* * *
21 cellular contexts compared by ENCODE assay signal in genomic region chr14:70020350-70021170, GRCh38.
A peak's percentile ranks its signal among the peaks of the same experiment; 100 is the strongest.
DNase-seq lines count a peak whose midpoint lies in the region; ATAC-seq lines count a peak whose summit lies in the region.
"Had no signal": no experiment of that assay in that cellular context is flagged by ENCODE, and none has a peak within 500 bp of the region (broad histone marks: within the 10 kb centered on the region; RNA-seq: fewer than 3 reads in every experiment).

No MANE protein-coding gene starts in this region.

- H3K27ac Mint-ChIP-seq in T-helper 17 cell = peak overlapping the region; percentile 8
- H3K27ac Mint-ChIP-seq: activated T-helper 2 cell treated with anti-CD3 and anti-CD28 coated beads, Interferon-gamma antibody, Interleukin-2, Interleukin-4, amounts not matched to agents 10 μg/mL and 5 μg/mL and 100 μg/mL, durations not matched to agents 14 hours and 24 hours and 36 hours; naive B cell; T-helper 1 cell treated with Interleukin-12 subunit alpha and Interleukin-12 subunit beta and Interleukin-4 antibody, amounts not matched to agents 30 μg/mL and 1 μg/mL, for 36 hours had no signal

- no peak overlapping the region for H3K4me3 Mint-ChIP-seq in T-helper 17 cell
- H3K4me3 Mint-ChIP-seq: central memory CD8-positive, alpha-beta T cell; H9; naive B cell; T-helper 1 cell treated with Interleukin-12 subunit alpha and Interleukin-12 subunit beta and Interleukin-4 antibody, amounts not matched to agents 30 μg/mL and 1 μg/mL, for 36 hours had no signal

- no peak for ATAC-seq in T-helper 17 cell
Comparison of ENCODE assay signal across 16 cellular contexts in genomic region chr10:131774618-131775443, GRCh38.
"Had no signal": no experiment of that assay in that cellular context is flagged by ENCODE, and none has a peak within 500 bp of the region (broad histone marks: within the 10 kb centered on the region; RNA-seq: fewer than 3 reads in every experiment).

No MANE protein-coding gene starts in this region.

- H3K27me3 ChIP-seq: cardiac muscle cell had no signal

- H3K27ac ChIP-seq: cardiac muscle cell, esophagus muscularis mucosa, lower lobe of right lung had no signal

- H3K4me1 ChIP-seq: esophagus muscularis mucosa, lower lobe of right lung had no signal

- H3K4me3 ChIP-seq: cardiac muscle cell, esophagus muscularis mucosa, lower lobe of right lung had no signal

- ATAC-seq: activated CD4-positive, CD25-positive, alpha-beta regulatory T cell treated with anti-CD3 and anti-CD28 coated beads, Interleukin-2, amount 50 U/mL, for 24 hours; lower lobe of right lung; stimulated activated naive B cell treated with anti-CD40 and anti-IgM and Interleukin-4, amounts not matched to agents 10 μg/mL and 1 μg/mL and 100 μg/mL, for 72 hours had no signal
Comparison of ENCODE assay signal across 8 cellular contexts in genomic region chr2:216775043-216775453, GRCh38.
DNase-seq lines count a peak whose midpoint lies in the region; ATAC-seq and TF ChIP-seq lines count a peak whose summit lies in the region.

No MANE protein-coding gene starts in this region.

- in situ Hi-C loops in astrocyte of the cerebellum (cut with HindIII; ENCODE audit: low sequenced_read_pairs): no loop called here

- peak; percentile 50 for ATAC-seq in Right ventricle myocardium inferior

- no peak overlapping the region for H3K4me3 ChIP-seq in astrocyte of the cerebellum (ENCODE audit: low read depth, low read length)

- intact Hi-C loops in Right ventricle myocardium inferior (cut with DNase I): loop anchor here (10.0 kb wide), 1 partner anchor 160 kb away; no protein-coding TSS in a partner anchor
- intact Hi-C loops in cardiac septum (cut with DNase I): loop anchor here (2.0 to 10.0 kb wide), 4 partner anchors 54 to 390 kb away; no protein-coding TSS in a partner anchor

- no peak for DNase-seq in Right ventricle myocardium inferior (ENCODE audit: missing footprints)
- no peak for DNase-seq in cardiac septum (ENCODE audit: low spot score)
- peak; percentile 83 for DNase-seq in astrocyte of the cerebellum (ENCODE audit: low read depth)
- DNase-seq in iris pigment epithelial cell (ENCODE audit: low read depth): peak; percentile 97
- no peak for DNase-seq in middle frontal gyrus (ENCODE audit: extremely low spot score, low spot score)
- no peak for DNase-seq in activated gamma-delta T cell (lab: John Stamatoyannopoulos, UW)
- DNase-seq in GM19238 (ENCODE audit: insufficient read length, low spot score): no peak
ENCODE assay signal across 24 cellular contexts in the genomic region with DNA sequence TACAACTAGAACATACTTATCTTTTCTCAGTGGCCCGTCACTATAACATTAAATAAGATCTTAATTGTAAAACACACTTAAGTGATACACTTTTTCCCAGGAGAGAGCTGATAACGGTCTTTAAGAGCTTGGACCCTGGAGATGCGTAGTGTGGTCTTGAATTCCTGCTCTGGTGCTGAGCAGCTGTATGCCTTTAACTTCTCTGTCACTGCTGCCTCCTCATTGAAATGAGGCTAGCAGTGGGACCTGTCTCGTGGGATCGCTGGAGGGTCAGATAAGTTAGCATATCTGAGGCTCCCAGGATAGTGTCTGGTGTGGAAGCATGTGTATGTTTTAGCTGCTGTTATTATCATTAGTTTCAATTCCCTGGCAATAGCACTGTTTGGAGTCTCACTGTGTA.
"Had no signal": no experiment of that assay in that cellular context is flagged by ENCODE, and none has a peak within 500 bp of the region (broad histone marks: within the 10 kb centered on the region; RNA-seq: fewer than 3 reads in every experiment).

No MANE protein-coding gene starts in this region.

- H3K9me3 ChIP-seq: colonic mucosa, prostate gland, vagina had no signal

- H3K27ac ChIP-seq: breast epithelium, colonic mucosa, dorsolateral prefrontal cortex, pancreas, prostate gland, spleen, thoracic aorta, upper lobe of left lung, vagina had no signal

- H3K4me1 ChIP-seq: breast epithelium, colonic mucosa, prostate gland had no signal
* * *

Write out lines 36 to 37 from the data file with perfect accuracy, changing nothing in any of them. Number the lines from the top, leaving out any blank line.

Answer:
No MANE protein-coding gene starts in this region.

- H3K9me3 ChIP-seq: colonic mucosa, prostate gland, vagina had no signal